Thursday, August 04, 2011
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Sports columnist Aaron McFarling: Cavaliers’ defense taking on challenge

VIRGINIA DATES TO REMEMBER

  • Open practices: Public invited to watch the team’s first five practices on the fields behind the McCue Center — Friday through Tuesday. All are scheduled to begin at 3:50 p.m.
  • First game: Saturday, Sept. 3, vs. William and Mary, at Scott Stadium, 6 p.m.

CHARLOTTESVILLE -- Every statistical indicator and every football instinct begs for the simplification of Virginia's defense. That's the conventional approach to take in this sport.

Making too many mental mistakes? Well, then scale back the schemes. Lighten that intellectual load.

Guys aren't sure where they're supposed to be? Fine, then forget about adding new stuff. Get the positioning right on your base defense before all else.

Too many running plays turning into big gains? Sounds like you need to preach tackling fundamentals. A couple of smashmouth weeks in the August heat should fix that.

Simplify, simplify, simplify.

Here's the thing, though: This is not what UVa plans to do.

And it's actually kind of cool.

See, UVa defensive coordinator Jim Reid has this theory. With the benefit of hindsight, he's decided that last year's defense faltered not because the players were overburdened -- the common explanation for struggles under a new system. It's not because they were unequipped to make the mental adjustments required when switching alignments from a three-man front to a 4-3.

Just the opposite, in fact.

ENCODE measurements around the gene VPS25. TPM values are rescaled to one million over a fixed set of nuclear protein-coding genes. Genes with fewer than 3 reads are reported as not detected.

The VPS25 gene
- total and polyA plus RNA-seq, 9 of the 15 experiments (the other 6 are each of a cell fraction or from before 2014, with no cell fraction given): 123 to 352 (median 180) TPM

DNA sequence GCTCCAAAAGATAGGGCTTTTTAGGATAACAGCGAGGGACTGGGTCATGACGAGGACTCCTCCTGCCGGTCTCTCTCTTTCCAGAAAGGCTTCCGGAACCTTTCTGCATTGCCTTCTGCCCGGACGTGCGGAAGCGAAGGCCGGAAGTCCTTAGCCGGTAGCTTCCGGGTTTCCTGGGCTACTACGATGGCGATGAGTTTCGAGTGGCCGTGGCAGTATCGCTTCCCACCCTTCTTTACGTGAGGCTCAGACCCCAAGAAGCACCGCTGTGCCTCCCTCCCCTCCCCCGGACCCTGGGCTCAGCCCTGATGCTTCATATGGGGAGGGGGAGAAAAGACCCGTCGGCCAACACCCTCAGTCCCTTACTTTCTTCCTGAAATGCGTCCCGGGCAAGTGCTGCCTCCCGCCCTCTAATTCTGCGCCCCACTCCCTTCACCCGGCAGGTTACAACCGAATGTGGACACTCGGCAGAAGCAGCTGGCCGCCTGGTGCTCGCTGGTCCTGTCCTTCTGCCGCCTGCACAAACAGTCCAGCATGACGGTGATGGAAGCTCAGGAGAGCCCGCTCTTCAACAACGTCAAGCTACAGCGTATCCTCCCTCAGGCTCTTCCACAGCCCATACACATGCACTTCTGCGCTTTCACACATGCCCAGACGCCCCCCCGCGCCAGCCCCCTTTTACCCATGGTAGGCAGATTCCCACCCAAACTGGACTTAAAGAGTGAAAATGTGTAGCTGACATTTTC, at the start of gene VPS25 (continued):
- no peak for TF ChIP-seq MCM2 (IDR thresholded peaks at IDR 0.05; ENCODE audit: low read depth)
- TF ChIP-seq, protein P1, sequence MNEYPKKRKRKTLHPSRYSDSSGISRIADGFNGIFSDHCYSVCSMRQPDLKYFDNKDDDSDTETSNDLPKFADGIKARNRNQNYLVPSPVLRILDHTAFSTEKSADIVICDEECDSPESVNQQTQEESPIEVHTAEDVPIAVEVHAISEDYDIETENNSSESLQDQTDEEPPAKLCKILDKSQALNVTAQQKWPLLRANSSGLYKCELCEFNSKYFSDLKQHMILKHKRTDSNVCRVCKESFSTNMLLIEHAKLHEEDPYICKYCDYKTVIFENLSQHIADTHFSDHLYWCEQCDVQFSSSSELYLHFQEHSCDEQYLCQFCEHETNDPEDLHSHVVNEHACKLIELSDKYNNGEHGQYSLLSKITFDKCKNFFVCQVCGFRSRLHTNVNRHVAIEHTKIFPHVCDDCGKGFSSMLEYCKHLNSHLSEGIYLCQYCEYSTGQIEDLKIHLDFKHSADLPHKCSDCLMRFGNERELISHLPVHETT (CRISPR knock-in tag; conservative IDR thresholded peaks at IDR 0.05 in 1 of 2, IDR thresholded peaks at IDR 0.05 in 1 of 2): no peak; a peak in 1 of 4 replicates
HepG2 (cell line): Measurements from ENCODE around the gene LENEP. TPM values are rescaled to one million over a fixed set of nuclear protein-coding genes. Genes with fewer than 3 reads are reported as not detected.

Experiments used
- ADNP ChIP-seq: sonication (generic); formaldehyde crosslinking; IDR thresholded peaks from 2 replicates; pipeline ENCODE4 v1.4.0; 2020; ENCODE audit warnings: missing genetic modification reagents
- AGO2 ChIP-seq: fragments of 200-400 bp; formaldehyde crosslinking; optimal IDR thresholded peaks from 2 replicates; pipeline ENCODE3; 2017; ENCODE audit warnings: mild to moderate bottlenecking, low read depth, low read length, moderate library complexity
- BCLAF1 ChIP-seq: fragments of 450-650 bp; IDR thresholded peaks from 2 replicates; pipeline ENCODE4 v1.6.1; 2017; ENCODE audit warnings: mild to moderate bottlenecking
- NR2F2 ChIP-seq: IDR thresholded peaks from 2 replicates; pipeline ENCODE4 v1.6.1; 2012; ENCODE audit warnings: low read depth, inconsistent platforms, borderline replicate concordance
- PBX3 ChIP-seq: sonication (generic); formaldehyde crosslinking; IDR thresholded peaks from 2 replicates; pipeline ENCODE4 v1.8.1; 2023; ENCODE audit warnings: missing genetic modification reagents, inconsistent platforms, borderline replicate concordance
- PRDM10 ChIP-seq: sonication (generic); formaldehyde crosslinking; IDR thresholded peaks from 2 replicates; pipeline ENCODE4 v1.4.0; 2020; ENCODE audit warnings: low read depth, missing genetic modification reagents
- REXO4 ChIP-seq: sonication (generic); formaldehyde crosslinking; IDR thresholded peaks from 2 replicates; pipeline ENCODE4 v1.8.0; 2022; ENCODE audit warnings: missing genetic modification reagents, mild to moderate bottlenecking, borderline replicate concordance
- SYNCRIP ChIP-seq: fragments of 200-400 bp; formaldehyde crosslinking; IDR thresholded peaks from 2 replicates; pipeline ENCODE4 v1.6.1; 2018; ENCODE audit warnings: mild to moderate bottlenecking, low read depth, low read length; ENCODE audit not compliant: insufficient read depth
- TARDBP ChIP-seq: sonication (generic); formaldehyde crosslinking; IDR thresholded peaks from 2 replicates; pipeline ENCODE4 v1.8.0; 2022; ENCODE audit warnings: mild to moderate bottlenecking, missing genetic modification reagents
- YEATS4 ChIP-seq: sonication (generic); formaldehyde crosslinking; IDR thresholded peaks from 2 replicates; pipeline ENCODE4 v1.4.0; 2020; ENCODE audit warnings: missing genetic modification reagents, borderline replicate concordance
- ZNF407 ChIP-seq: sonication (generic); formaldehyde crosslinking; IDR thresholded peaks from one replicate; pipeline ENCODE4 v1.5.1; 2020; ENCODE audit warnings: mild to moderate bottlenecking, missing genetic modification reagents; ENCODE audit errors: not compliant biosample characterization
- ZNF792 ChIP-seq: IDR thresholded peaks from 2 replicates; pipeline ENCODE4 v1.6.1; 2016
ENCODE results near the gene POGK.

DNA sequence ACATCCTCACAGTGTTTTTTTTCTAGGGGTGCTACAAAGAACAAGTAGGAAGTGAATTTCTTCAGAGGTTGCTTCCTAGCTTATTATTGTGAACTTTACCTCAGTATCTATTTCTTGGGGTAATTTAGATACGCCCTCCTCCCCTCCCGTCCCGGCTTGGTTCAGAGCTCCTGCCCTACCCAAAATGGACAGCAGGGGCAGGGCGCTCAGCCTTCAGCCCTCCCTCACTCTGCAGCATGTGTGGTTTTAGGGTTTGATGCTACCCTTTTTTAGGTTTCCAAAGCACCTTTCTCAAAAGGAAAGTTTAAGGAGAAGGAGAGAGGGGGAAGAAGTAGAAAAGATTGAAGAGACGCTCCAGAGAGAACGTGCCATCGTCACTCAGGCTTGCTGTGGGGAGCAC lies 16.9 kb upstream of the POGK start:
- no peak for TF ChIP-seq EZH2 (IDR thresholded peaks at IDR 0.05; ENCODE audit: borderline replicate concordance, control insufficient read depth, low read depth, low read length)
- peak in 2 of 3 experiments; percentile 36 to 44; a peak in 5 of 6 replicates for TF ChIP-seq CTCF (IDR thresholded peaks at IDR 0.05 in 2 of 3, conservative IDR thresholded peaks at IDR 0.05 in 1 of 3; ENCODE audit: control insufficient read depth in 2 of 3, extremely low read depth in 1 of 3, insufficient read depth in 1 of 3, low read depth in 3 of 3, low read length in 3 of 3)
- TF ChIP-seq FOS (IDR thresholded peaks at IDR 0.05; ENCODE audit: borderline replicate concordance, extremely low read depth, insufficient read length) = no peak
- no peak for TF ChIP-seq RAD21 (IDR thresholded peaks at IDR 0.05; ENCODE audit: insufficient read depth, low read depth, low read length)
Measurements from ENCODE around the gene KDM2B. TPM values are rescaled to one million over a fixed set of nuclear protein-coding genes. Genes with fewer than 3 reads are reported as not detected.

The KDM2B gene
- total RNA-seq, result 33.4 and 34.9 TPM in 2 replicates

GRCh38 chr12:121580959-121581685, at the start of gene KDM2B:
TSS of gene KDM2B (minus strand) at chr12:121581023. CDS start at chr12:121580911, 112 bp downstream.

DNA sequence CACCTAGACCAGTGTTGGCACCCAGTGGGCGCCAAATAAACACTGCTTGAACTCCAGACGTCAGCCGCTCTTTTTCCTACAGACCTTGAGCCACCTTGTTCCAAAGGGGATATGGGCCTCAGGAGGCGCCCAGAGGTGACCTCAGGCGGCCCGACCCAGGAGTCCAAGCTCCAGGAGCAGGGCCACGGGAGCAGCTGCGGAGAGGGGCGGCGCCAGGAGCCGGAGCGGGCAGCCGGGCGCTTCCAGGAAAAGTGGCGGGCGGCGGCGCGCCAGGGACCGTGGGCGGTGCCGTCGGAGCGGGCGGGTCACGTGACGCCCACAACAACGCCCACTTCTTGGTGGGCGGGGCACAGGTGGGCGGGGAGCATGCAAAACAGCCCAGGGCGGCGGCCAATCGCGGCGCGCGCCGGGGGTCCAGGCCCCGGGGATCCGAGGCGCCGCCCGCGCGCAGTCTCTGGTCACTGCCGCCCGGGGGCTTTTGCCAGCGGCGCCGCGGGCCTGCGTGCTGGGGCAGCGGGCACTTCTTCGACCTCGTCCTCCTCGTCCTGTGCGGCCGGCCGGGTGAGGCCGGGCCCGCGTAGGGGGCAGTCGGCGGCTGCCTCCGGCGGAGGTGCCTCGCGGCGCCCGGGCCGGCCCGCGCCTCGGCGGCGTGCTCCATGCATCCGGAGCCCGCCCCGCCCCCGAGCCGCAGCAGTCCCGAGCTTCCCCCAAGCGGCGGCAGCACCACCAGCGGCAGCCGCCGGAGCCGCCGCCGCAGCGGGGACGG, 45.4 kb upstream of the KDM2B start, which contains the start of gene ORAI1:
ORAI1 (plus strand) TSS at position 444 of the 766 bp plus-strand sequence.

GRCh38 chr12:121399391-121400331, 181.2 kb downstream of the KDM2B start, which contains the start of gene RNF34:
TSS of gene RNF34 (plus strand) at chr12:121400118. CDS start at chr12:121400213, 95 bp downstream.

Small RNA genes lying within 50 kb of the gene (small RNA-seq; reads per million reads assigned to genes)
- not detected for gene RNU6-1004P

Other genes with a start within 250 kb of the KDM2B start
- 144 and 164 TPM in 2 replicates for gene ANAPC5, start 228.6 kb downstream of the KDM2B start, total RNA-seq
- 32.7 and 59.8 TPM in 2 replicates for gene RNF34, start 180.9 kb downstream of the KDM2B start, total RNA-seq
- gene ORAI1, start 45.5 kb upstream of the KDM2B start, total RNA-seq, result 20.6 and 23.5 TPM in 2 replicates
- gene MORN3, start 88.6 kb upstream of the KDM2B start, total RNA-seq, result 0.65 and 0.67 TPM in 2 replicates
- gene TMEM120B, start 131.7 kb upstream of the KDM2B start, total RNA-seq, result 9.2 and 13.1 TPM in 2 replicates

"I think I have to make it more challenging for them," Reid said. "I'm not sure simplifying things is the answer with this crowd. You're not at Virginia because you're simple. You're at Virginia because you've worked hard to come to a special, special place.

"We've got to make our defense special."

Will it work? I have no idea. This is August. All talk sounds good in August. You could say you plan to run the punt-block formation on every down, and there's no evidence to call it a failure.

But on a certain level, Reid's train of thought has a lot of potential. The Wahoos need an identity. And at a school that prides itself on academic excellence, what better identity to aspire to than that one?

Reid's new message is that no amount of schemes should be too difficult for these guys to master.

"Sometimes if you try to simplify a little bit too much, there's not that stimulus to always be thinking ahead and knowing technique," Reid said. "It's like 'Here we go. Quarters coverage again.' ... We made some drastic and dramatic mistakes being very, very simple.

"So we're going to continue to add to the defensive schemes, and we're going to challenge our players mentally to stay on track to perform well."

The first step in this process was reviewing last year's defense, which ranked 106th out of 120 Division I-A teams against the run. Reid charted the play-by-play and says he found that of the 480 running plays Virginia defended against last season, 67 went for 10 yards or more.

The ones that didn't go 10-plus averaged a shade under three yards a pop -- a very nice number. The others? A whopping 21.6 yards apiece.

"When we broke down, we broke down dramatically," Reid said.

So he had a video spliced together of all the bad plays. The defense gathered several times this offseason to watch it.

"All 67 of 'em," linebacker Steve Greer said. "It's not a real positive feeling when you're watching it."

But in the end, Greer liked the experience. He finally realized how close they'd been to shutting down those plays, and how little would be required to change their fate.

The Cavs plan to fix those errors while implementing new tactics as well. Reid introduced his players to some different defensive fronts and coverages in the spring that they'll build on as their Sept. 3 opener against William and Mary approaches.

Linebacker LaRoy Reynolds is all for Reid's epiphany.

"We need to challenge other teams in different ways," he said. "Throw what we really have at them. Throw our entire playbook at them if we have to."

Simple as that.

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